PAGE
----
Is Your Skin Actually Reactive?

sensPhotographed by Winnie Au.
In the world of skin care, no words are thrown around more than sensitive and reactive. But, between the myriad of products claiming to be ideal for sensitive skin and every person who has ever felt the slightest tickle claiming their skin is reactive, it can be hard to tell exactly where you fall on the spectrum. "Sensitive skin is not all or nothing," says Dr. Craig Kraffert, board-certified dermatologist and president of Amarte. "There are varying degrees of sensitivity. And, at the end of the day, everyone's skin becomes sensitive at a certain threshold."
The main thing about sensitivity is it's not caused by an allergic reaction — it's actually a completely different phenomenon. "There is some overlap in some ways, but a classic allergic reaction looks like poison ivy," he says. "It comes on very suddenly and is blistery, red, and itchy." Kraffert also claims it's near-impossible to mix up an allergic reaction with a sensitivity. "If you've had a reaction like this, you'd know it," he says. Luckily, ingredients that are common allergens in skin care (like formaldehyde) are being phased out of products more and more.
So, how about sensitivity? "When people talk about having sensitive skin, they have a low threshold for developing irritant reactions," he said. Instead of the full-on poison-ivy-like breakout, guys and gals with sensitive skin will experience a slow breakout that will build over time. "You'll see inflammation, and there will be a slight breakdown and swelling of the epidermis," Kraffert says.
Some people are more sensitive to certain skin-care items because they have poor barrier function. But, says the derm, "Most products, unless they're trying to rejuvenate the skin — like a peel or a heavy-duty anti-aging product — aren't going to trigger a reaction." Common ingredients that cause sensitivity are benzoyl peroxide, glycolic acid, and retinols, but reactions can also be set off by harsh scrubs. That said, it's not always the ingredients themselves that cause a reaction. "If you're washing your skin with hot water, that alone can set off a reaction," Kraffert says.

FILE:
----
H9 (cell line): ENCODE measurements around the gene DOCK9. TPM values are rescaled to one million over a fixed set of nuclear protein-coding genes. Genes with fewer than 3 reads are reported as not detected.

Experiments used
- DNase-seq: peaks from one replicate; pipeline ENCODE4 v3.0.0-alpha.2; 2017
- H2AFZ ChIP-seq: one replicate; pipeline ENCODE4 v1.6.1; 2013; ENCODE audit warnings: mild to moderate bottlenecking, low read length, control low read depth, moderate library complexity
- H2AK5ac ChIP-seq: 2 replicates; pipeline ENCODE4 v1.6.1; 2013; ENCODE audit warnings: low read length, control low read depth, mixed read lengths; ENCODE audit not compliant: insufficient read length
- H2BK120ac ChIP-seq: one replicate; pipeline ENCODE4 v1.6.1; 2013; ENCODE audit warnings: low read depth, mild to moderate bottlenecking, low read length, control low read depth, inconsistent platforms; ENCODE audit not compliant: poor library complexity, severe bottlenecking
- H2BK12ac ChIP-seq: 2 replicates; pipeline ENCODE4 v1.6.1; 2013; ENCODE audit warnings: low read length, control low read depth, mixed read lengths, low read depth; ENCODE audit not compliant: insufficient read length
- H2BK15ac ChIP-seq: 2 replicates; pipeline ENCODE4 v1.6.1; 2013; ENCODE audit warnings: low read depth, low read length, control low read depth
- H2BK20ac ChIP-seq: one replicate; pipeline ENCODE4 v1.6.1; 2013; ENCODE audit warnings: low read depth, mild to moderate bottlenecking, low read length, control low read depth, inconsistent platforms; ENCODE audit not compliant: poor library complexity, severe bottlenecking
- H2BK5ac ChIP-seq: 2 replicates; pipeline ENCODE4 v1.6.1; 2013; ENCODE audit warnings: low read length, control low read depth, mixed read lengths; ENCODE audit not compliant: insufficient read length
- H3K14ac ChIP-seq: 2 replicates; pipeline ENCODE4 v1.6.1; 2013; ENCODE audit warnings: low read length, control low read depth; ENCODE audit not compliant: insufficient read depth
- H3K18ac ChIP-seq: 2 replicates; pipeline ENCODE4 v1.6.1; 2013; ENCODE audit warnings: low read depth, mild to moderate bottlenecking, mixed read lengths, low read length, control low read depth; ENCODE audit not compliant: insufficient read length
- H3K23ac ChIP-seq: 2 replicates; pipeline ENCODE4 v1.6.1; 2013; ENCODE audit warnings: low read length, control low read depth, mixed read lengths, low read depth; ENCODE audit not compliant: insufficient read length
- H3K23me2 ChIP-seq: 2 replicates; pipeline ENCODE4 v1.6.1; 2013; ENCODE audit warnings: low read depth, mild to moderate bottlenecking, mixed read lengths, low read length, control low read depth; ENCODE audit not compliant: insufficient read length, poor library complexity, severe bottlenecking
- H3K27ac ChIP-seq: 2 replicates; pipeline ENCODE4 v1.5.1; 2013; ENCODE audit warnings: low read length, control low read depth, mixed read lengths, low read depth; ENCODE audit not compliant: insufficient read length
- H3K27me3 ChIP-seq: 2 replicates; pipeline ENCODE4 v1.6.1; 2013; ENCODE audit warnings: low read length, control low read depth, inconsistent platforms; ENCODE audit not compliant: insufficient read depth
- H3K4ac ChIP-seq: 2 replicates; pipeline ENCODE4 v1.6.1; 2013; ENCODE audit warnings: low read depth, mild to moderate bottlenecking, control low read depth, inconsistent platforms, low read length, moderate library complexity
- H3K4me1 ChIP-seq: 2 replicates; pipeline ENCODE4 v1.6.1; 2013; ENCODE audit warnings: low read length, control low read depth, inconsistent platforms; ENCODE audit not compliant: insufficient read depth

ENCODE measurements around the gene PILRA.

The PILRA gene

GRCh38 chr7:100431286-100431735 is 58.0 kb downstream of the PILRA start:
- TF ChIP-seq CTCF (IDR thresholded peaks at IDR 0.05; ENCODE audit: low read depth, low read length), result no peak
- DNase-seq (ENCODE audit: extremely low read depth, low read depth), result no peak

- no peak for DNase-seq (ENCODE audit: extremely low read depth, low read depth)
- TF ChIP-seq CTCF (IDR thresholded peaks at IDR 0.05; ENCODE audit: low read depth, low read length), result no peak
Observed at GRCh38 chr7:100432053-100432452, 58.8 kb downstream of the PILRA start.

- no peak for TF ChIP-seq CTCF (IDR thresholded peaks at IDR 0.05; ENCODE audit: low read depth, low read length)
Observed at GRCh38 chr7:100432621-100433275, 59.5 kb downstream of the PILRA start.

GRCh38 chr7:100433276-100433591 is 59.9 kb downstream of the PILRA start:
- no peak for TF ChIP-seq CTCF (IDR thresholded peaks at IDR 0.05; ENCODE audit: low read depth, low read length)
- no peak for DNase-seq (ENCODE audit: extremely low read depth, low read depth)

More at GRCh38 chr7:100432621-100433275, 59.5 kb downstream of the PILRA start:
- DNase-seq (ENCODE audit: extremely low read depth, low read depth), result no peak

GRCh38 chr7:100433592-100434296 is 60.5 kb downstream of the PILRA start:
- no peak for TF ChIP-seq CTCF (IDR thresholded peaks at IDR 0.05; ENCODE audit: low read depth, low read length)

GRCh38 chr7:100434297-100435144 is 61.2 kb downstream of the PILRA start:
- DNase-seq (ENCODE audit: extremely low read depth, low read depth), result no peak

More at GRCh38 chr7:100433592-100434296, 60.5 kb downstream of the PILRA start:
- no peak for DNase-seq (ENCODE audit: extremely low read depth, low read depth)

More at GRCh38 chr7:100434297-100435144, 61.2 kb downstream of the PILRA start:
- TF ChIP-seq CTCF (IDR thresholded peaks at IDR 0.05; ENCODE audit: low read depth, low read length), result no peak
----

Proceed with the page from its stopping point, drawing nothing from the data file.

The biggest misconception people run into regarding sensitivities is when they confuse acne-prone skin with reactive skin. "A lot of people will say, 'My skin is sensitive — I break out easily,' but these are two completely different things," Kraffert says. "Sensitive means 'easily irritated or inflamed.' Acne isn't a sensitive-skin thing." So, if a product breaks you out, that isn't an irritant reaction — it just means you're acne-prone.
Ultimately, everyone's skin can become sensitive at some point, so it's important to patch-test any new products — especially if they're known irritants. "Your skin's barrier function is kind of like a brick wall," Kraffert explains. "Everyone can break down that wall if they push it too far." Testing your limits and getting in touch with your skin is the first step toward recognizing which lotions and potions may be good for you. So, instead of burning cash on bottles that will set you off, you can return to the important task of getting your face balanced and calm. And, isn't that really what we're all after?

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